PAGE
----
"Furie" a.k.a. "Get In" is a good French meanie of a thriller, part one man's tough inner struggle over life, part house invasion thriller, sprinkled with some social commentary and all clothed up in the elements of an art-house. "Furie" entertains us provokingly, and succeeds at putting the viewer in a prolonged uncomfortable feeling, but also has some problems with pacing, realisticity and morality.
Paul (Adama Niane), a high school history teacher, is happily returning home from the summer vacation with his family, but his life starts getting real complicated when his son's babysitter and her husband, whom Paul lend the house for the duration of the holidays, refuse to leave and claim themselves the official tenants. Paul and his family are forced to live in a trailer park while trying to reclaim the house. Nothing goes as it should, and Paul befriending trailer park's manager Mickey (Paul Hamy) isn't helping either.
"Furie" tells a tough and rough tale - on their mission to regain their home, Paul and his family are constantly being put through many hardships - this is where a lot of social commentary has been put into, themes about simple man's actual importance in society, racism, discrimination, family, and both the lack of masculinity and toxic masculinity. Enough of these situations and the circumstances surrounding them put viewer in an uncomfortable position, making him think about the real life awfulness that can happen, and what does one do then. Director Olivier Abbou, however, seems to be struggling with maintaining a morality and message that's not a little corrupted/conflicted, and more importantly, struggling to build a better part of a thriller solely on social commentary rather than accompanying it with other devices of tension. In the very beginning, "Get In" claims to be based on a true story, and first servings of the story might be, but later on, especially in the third act, the movie appears more and more of an typical (but decent) action/horror thriller. One character had the physical endurance of a T-800, couple too many resurrections there.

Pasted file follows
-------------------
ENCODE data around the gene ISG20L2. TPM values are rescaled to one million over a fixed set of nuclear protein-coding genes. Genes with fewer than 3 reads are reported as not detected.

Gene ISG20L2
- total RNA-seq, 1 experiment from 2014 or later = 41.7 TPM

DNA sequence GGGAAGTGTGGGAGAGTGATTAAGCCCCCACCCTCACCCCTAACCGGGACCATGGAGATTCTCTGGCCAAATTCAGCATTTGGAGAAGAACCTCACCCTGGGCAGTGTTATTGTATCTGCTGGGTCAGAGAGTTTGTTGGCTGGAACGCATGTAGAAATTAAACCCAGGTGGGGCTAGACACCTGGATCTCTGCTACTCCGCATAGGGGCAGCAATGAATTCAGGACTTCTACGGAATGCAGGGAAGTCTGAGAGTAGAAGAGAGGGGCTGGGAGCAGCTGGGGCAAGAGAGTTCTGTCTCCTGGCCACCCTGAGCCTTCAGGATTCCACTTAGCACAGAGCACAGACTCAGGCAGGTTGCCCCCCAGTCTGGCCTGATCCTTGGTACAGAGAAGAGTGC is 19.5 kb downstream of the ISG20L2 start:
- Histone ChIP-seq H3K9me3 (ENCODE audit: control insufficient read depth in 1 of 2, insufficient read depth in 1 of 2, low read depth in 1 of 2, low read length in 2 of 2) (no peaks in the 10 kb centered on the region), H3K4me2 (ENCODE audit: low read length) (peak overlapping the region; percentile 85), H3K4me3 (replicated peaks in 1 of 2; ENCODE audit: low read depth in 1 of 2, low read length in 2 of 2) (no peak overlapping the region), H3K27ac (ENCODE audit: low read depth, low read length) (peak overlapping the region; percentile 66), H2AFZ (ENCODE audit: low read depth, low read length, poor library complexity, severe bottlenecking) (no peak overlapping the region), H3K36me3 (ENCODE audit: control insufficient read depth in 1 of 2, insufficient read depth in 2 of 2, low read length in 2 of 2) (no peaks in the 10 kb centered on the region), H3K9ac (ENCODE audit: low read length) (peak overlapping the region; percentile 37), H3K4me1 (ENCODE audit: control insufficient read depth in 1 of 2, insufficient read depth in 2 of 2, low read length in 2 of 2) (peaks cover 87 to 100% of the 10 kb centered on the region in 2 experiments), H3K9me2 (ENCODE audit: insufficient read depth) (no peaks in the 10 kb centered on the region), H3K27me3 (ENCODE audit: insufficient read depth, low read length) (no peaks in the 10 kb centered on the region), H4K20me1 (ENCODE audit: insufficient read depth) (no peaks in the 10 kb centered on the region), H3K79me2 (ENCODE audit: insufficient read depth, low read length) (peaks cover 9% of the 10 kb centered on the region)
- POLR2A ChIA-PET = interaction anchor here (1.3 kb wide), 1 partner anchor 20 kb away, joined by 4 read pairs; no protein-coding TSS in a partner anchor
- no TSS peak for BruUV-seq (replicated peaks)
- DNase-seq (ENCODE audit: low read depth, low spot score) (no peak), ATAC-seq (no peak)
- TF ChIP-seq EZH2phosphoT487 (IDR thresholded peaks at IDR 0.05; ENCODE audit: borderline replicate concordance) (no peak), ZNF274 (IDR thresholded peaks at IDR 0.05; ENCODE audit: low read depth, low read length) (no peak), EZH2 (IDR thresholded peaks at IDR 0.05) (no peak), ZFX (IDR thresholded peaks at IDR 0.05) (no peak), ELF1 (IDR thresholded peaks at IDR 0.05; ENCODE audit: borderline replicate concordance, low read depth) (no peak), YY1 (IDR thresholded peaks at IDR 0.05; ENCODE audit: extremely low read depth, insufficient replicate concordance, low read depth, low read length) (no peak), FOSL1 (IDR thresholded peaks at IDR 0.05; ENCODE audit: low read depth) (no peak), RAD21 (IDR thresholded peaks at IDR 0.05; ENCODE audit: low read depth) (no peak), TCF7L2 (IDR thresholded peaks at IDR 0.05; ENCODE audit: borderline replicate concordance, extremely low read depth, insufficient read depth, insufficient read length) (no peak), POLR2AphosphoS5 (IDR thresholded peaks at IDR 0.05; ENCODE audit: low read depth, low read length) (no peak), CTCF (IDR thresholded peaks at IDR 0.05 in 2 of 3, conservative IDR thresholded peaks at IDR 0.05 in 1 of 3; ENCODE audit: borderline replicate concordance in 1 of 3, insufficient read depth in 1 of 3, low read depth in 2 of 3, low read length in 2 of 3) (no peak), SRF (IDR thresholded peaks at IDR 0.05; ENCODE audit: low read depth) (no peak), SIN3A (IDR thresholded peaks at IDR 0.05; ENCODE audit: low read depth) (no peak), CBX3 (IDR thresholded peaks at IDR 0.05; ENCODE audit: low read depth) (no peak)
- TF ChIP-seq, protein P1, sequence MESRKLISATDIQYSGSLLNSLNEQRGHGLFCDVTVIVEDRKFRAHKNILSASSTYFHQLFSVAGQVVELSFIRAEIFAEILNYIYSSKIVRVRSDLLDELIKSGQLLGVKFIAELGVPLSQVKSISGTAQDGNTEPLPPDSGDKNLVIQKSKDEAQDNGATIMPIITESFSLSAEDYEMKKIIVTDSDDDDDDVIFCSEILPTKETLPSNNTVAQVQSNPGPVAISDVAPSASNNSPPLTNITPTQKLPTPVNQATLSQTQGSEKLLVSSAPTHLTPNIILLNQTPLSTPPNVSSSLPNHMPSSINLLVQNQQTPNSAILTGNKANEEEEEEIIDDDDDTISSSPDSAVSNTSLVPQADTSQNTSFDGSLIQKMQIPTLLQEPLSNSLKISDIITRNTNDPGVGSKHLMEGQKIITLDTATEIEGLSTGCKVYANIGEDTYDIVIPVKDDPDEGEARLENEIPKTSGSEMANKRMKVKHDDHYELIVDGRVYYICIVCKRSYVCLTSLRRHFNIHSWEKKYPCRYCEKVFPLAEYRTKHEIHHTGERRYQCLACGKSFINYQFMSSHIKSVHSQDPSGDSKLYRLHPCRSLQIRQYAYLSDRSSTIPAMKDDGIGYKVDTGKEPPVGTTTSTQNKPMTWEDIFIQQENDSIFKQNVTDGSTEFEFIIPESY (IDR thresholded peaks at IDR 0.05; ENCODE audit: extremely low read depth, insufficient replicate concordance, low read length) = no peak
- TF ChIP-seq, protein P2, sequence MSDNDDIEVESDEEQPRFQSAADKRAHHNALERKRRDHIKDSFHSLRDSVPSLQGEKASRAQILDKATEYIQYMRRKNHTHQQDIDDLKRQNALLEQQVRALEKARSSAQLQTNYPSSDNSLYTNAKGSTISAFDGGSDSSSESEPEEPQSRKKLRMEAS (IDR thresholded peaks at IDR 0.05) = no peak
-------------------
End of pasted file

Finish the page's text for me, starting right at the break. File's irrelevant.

I thoroughly enjoyed all of the acting performances, I think in this case it was more the actor's work than the writers that made me root (or the opposite) for the characters. Adama Niane made a great protagonist in his continuous struggle to find his true self, Paul Hamy is one nasty villain, and Stephanie Caillard was done a bit of an injustice with a character that should've been more likeable.
Atmospherically and aesthetically, despite being a B movie, "Furie" does a great job, visually it feels downright raw and serious, and often is audiovisually reminiscent of an art-house horror movie, a genre in which France has more than a few good movies. From a technical standpoint, "Furie" is a great indie flick.
"Get In" is a flawed movie, but it's also an interesting movie, overall proving to be visually, atmospherically and morally a somewhat tough experience that, sadly, can also cross the lines with "tiring". I recommend this to all who enjoy French horror movies, house invasion thrillers and grim social commentary. My rating: 6/10.